In a March 28 speech sponsored by the Commonwealth Club, AFT president Randi Weingarten challenged those who have blamed public employees and their right to collectively bargain as a cause of their states' fiscal problems.
Noting that there is no relationship between states whose employees have bargaining rights and states that have big deficits, Weingarten said, "Don't let anyone tell you that robbing workers of voice will somehow repair deficits." She pointed out what she called "a great irony" in light of increasing efforts to strip workers of their right to bargain collectively, saying that "collective bargaining is not the cause of our state budget crises, but it can be a part of the solution."
Weingarten criticized elected leaders, such as Wisconsin Gov. Scott Walker, "who prefer a scorched-earth approach, who refuse to consider the input of others, and who sell their reckless measures as necessary expediencies in desperate times." Even though Wisconsin's public employees agreed to massive pay cuts and every proposed concession, Weingarten said, Walker "refused to take yes for an answer."
In contrast, Weingarten said that the approach to dealing with huge deficits being pursued by California Gov. Jerry Brown was one of "shared responsibility … that hopefully will lead to a better budgetary outcome in the short term and better economic output in the long term."
"This is a time for our nation to turn to public employees, instead of turning against public employees," Weingarten said. "Collective bargaining is a means to bring together the voices of workers; it's problem-solving that incorporates the wisdom of the frontlines. It can be a means to find creative ways to maintain or protect vital public services in the face of budget shortfalls."
Weingarten offered examples of places where collective bargaining is working to help solve budget problems right now, and of how frontline insight can help meet our challenges. She cited the ABC Unified School District outside of Los Angeles, where a commitment to working together has enabled the teachers union and district leadership to keep the effects of budget cuts as far from students and classrooms as possible. Despite years of economic scarcity, ABC has so far avoided teacher layoffs and their devastating impact on student success, one of only a handful of California school districts that did not cut teaching positions during the recession and its aftermath.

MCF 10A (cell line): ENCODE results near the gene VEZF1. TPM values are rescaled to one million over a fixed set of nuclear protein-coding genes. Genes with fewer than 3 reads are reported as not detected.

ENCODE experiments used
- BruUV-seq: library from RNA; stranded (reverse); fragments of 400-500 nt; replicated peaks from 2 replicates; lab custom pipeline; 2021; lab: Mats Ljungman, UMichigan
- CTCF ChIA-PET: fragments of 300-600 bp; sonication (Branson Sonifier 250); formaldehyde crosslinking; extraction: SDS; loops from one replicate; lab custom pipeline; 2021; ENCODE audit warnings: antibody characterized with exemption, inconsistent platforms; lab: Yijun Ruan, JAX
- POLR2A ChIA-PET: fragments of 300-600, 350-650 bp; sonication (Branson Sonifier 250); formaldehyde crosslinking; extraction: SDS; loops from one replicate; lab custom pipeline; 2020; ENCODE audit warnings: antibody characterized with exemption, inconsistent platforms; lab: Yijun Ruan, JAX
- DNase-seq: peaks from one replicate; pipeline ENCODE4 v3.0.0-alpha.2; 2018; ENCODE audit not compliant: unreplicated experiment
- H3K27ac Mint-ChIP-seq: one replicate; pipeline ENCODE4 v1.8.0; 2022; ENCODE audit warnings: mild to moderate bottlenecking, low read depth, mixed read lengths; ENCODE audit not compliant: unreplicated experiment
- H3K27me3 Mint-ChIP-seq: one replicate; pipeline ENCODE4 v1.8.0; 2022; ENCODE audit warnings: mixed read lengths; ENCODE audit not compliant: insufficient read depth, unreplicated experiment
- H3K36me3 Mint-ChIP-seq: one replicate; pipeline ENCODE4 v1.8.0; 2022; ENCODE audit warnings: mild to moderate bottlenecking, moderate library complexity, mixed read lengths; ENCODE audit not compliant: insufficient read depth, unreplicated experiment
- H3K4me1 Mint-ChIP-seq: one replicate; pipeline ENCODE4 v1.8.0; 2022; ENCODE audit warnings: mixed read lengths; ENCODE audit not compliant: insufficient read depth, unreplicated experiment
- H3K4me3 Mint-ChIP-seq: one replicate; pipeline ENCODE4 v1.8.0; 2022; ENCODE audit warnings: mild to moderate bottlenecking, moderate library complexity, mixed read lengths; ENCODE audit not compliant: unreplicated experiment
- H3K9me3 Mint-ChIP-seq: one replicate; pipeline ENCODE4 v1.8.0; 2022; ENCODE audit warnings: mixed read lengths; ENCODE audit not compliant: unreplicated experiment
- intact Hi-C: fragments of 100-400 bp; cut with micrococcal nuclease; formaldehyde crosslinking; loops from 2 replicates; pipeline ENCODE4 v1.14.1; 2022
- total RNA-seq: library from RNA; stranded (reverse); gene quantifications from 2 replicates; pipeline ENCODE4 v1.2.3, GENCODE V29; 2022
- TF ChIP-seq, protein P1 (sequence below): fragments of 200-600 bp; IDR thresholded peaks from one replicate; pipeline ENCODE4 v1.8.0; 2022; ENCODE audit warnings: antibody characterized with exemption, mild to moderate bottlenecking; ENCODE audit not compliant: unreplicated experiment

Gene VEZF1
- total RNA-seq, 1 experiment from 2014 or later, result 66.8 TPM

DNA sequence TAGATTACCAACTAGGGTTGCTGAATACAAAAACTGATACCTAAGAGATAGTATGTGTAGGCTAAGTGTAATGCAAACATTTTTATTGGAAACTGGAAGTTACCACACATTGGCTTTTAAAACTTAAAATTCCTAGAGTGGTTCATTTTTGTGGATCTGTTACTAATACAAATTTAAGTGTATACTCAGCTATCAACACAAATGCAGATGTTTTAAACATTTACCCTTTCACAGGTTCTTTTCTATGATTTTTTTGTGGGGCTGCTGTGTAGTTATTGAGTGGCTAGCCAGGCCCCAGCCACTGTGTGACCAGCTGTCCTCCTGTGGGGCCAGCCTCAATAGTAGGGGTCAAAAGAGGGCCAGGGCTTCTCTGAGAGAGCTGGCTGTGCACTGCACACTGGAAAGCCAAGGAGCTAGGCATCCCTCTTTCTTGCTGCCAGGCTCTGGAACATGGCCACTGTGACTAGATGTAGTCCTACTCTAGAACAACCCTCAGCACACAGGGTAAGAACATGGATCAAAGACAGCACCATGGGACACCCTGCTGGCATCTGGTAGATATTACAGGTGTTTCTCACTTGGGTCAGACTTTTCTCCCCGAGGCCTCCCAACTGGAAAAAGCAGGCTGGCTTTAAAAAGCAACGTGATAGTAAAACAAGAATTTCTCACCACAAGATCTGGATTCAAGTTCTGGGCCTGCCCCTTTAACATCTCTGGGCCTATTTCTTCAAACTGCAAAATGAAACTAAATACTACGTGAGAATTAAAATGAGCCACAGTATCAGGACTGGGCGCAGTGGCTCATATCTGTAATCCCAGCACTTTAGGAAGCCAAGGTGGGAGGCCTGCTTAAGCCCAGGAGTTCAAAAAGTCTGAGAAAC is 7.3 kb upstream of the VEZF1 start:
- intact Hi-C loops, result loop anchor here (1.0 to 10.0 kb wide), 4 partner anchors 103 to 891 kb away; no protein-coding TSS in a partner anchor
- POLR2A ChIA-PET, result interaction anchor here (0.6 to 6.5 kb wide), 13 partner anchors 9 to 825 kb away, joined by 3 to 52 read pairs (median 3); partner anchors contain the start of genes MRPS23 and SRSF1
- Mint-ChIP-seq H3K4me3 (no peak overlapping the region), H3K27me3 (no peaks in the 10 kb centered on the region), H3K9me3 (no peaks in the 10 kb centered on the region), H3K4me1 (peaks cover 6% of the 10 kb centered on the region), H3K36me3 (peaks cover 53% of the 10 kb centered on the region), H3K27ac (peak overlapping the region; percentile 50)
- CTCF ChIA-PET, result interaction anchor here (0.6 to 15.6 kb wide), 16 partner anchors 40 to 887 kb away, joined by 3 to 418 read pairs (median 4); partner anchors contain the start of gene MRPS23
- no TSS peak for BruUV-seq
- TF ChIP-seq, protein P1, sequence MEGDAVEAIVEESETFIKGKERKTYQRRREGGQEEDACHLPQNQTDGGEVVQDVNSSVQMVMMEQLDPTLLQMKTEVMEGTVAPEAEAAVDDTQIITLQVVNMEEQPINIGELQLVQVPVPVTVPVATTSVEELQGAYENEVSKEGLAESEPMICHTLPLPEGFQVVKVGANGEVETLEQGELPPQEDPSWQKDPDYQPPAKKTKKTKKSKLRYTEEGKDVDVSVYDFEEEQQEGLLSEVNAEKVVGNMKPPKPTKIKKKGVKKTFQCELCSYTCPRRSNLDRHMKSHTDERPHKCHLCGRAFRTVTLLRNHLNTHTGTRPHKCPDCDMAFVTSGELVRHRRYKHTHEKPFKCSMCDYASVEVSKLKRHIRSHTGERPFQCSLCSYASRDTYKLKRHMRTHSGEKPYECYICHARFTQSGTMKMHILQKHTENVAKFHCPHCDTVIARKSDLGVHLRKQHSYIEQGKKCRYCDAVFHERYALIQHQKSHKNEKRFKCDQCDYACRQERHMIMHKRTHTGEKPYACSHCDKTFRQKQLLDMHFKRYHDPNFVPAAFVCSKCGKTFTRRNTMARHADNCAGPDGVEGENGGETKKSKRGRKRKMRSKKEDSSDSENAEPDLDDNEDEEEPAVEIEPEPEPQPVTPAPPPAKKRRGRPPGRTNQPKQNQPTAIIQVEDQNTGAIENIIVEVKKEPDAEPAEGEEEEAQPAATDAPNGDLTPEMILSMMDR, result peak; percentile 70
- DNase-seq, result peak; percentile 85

Additionally, Weingarten cited examples in which teachers and other public employees identified significant cost-savings, including in Broward County, Fla., where teachers—through their union—called attention to significant wasteful spending, and the courts agreed with them. She also urged school districts to stanch chronic teacher turnover—a problem shown to cost school districts $7.3 billion annually. And she noted that closing the tax gap—the amount of money businesses and individuals owe in taxes but fail to pay—could save tens of billions of dollars each year.
"One thing that we've learned over the past few months is that it's relatively easy to balance budgets if you're willing to unbalance everything else—public services, jobs, investments in the future, and the middle class," Weingarten said. "What's hard is balancing budgets in a way that preserves essential services and ensures that the cuts we make today don't haunt us for years—or generations—to come."
"Union workers didn't cause this mess, but we're willing to do our part to clean it up. Yes, there will be sacrifices—nobody denies that," she said. "But if the first sacrifice is our rights—to free association; to work together for the public good; to have a voice in what we do, how we do it and what we earn—if those go, that will extract a toll on this nation more costly than any budget number."
"We need thoughtful and strategic approaches that share responsibility, particularly for those who can afford it," Weingarten said. "To govern is to choose—and governors across the country are making damaging and tragic choices."
In Michigan, she noted, Gov. Rick Snyder is proposing to cut corporate taxes by $1.8 billion, while cutting public education by $470 per pupil. In Wisconsin, Gov. Walker has called for $200 million in tax cuts, and has proposed $1.7 billion in cuts to education. And in Pennsylvania, Gov. Tom Corbett has proposed up to $400 million in corporate tax breaks, while calling for education to be cut by $1.2 billion.
"These are exactly the wrong choices, and these choices are being obscured by the relentless attacks on public employees and on collective bargaining. For if the investment in education is not maintained, children and communities will suffer. We will not only limit their individual potential, we will limit our nation's ability to grow out of our present challenges."
She concluded: "We have everything to gain and nothing to lose by trying a more cooperative, negotiation-oriented approach to resolving our budget problems." [AFT press release]
March 28, 2011